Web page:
I love the proliferation of good series for young adults, specially for boys. Many of our boys are not really adventurous (or great readers) and when they find a book they like, they would rather re-read it than take a chance on a new book that they might not like. Series make it much easier for me. If I can help them find a series they like they (and I) are very relieved. A few books they feel they have a connection to. After they have read a series, we go to the “if you liked…., you might like……” approach.
My idea is to get them into the habit of reading and reading books that they enjoy. It is slow but with little steps we aim to increase their positive reading experiences.
My rating: 4 of 5 stars
I was surprised to find this book. I enjoyed the Alex Rider series and thought like many others that it was finished which was the cause of much sadness for many of my students.
In a way it is a prequel to the Alex Rider series. It was fascinating to discover how the Alex Rider’s biggest enemy, the Scorpia assassin Yassen Gregorovich, came to be the man we encountered in the Stormbreaker. It was fascinating to see this character as a boy. We learn how brutally Yassen’s (born Yasha) family and childhood was ripped away. We see how he is forced into one difficult situation after another. He has to make many decisions that eventually lead him to be that character in the Alex Rider series. It is interesting to compare Alex and Yasha as boys. The characters are very similar but their circumstances drive them in completely opposite directions. It does however make the reader see Yassen in a different light and we fell some empathy this contract killer. In Russian Roulette the connection between Yassen and the Rider family is explained and why Yassen does not kill Alex when he had the chance at the end of Stormbreaker.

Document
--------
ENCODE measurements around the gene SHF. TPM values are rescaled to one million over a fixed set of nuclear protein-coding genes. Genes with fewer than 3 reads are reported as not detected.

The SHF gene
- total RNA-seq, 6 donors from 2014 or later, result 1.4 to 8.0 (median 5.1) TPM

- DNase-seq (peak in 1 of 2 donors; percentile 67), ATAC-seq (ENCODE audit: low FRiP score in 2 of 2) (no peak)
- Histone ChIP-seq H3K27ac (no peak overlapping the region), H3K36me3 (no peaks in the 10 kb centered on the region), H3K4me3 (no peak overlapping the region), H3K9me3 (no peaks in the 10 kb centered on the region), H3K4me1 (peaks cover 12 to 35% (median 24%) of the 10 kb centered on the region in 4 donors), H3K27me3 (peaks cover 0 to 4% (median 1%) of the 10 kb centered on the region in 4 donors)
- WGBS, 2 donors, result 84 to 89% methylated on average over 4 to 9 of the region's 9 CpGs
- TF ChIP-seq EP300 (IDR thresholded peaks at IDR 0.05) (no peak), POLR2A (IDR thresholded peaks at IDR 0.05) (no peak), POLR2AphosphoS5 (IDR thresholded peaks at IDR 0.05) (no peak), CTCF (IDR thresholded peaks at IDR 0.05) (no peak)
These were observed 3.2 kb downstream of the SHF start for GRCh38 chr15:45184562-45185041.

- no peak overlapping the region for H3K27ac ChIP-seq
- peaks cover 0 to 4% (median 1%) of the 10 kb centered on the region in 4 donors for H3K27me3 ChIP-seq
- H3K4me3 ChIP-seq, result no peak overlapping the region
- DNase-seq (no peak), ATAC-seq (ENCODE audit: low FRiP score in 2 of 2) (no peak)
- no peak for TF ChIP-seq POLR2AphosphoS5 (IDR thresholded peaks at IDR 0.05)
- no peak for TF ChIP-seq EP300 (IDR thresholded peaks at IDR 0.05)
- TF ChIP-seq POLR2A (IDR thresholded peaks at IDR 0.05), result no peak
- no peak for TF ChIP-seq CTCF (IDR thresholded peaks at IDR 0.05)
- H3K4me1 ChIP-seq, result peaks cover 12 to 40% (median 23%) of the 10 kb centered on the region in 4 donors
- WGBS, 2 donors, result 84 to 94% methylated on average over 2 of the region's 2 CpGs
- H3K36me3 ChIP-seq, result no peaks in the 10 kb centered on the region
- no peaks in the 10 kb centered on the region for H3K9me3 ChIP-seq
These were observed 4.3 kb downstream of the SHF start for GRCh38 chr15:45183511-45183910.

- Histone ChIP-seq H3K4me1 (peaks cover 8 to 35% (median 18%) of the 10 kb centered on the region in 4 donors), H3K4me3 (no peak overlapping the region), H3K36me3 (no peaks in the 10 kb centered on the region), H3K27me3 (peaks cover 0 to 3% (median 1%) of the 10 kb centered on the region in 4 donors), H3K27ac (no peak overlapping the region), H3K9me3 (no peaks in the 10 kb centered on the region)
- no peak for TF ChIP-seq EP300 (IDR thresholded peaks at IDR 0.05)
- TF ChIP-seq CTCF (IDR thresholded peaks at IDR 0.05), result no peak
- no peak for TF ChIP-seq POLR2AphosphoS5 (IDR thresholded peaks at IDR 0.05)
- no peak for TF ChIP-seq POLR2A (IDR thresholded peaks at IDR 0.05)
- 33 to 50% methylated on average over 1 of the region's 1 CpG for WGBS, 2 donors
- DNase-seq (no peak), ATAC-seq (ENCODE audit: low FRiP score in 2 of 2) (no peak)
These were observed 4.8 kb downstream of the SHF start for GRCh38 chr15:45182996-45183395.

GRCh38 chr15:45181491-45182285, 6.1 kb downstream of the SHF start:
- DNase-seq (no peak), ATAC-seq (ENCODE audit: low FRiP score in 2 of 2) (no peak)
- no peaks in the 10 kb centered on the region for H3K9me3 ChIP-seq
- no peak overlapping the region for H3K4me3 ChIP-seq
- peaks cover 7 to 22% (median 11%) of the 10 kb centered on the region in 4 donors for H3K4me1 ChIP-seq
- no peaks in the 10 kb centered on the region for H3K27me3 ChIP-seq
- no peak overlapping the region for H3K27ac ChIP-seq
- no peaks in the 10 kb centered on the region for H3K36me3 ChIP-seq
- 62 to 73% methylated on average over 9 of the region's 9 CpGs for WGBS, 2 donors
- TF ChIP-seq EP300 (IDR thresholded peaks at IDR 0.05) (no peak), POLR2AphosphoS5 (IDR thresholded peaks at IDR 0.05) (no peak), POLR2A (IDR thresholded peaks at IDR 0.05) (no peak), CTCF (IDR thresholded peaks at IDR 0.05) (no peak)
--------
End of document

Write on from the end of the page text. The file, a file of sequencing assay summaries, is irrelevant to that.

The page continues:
This was a good book and a must-read for all the Alex Rider fans.
An email (from The Little Bookroom) came today reminding me that it is available tomorrow in the bookshops. Of course I did not need to be reminded about availability but it did remind me to forward the email to others on staff and to send out a tweet as well.
Rules of Summer, is a deceptively simple story about two boys, one older and one younger, and the kind of ‘rules’ that might govern any relationship between close friends or siblings. Rules that are often so strange or arbitrary, they seem impossible to understand from the outside. Yet through each exquisite illustration of this nearly wordless narrative, we can enjoy wandering around an emotional landscape that is oddly familiar to us all. (YouTube)
Combining humour and surreal fantasy, Shaun Tan pictures a summer in the lives of two boys. Each spread tells of an event and the lesson learned. By turns, these events become darker and more sinister as the boys push their games further and further. (Hachette)
There are some great supporting videos for the Rules of Summer available on YouTube.
Video 1 was published on 10 June 2013 and Shaun speaks about what Rules of Summer is about and where the ideas came from.
Video 2 was published on 10 Jun 2013. In this video Shaun speaks about how he came up with the theme behind his new book Rules of Summer, available from 8th October 2013.
Video 3 was published on 2 September 2013. Here Shaun explains his drawing process and explores the potential meaning of a particular image from Rules of Summer,
There is an added bonus this time: There will be a Rules of Summer Exhibition that is open for a brief space of time (3 days)
Filed under: images, literature, Reading, Video | Tagged: Australian literature, Australian picture books, Australian writers, Children's picture books, picture books, Rules of Summer, Shaun Tan | 1 Comment »